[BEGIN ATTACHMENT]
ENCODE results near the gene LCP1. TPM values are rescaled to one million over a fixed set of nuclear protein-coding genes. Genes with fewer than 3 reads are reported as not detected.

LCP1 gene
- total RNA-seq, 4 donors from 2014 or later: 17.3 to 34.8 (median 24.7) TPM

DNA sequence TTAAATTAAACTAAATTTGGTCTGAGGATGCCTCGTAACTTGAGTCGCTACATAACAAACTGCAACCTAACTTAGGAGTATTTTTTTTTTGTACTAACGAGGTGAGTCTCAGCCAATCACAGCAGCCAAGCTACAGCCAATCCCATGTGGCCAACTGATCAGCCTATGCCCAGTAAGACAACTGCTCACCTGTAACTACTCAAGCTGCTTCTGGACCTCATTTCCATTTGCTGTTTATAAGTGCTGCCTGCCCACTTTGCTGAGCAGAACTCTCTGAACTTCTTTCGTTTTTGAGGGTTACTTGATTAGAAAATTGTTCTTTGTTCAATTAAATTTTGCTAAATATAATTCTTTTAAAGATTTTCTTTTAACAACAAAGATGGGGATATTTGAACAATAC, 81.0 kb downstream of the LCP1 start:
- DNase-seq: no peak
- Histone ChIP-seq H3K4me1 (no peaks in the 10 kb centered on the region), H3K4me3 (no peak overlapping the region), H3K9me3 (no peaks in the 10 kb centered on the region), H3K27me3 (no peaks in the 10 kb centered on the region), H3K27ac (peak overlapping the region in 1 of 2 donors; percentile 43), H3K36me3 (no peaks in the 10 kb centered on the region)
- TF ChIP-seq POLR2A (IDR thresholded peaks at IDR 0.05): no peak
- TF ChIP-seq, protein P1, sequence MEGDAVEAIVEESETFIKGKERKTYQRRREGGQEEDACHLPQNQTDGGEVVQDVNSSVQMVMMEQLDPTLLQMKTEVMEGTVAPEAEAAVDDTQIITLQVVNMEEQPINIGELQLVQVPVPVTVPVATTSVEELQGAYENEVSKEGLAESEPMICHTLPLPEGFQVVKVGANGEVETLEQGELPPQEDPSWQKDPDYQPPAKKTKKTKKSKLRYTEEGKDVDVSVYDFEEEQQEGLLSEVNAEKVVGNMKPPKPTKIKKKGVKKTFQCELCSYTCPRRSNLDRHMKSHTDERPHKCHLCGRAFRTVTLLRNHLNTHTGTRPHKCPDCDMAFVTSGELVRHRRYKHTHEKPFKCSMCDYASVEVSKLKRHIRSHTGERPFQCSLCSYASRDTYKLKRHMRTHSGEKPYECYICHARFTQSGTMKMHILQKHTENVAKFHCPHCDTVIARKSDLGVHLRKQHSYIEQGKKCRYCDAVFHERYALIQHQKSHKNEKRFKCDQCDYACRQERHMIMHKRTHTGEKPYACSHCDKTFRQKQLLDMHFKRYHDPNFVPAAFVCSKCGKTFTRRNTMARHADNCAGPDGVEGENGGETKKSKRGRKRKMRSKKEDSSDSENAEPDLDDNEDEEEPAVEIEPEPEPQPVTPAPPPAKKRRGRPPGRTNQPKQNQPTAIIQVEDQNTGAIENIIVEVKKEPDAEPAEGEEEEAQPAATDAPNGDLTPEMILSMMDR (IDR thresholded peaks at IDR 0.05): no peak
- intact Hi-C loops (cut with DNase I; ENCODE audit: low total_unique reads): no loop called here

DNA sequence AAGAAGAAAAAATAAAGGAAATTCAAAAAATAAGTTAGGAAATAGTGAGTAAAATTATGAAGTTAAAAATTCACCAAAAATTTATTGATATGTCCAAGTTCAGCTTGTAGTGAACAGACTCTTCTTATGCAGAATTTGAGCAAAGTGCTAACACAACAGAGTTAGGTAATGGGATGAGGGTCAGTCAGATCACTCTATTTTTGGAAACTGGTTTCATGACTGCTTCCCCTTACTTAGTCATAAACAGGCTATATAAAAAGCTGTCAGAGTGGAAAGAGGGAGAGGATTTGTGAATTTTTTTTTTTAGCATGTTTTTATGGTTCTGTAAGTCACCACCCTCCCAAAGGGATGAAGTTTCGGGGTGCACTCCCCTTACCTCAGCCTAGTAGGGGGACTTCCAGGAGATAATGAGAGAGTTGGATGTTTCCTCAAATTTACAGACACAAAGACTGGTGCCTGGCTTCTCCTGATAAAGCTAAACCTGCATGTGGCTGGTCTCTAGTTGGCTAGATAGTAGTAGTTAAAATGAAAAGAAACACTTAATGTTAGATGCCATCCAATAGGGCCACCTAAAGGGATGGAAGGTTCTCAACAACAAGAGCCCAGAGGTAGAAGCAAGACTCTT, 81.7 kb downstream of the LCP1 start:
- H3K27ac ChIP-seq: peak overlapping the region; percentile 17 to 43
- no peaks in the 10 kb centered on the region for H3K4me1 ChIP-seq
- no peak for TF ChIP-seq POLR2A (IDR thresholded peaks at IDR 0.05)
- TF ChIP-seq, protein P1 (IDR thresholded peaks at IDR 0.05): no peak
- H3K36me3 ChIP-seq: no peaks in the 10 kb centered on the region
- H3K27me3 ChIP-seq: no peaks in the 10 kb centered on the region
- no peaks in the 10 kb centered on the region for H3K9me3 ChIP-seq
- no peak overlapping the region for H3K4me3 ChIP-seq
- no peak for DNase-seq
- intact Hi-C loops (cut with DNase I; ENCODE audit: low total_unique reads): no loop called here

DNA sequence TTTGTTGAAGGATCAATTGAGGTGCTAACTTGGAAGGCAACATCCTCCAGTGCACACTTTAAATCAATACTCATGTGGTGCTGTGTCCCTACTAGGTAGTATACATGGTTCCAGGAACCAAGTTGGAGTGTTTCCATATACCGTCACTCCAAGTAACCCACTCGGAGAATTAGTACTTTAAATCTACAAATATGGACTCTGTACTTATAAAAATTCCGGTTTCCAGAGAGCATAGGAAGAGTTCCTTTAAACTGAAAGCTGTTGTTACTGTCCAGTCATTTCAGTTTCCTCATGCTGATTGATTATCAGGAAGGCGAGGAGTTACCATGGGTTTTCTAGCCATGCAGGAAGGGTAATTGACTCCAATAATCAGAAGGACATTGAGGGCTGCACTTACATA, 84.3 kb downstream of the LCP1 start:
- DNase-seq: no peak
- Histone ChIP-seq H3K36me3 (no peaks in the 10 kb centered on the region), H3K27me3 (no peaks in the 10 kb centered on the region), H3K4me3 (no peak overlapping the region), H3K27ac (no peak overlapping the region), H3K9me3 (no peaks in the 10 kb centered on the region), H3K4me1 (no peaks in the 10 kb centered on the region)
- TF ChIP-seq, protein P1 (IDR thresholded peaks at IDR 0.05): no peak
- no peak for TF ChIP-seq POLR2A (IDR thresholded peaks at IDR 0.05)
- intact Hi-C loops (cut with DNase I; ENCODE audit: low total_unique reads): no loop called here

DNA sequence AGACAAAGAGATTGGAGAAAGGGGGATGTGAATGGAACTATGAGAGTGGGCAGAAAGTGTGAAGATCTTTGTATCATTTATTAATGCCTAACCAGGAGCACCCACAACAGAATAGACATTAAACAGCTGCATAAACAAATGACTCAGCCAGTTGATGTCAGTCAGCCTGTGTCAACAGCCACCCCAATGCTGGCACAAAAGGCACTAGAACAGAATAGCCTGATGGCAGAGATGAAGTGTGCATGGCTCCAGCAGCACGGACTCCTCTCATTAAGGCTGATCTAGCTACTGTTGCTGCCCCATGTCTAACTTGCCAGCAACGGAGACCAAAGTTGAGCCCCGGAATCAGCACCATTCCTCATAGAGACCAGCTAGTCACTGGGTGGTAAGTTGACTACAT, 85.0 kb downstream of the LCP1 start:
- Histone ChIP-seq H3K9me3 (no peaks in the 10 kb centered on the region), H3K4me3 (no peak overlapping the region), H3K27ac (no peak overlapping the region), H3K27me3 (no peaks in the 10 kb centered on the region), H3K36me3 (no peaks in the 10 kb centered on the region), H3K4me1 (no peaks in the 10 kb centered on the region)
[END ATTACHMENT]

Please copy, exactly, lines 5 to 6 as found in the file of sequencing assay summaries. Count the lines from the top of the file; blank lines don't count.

- DNase-seq: no peak
- Histone ChIP-seq H3K4me1 (no peaks in the 10 kb centered on the region), H3K4me3 (no peak overlapping the region), H3K9me3 (no peaks in the 10 kb centered on the region), H3K27me3 (no peaks in the 10 kb centered on the region), H3K27ac (peak overlapping the region in 1 of 2 donors; percentile 43), H3K36me3 (no peaks in the 10 kb centered on the region)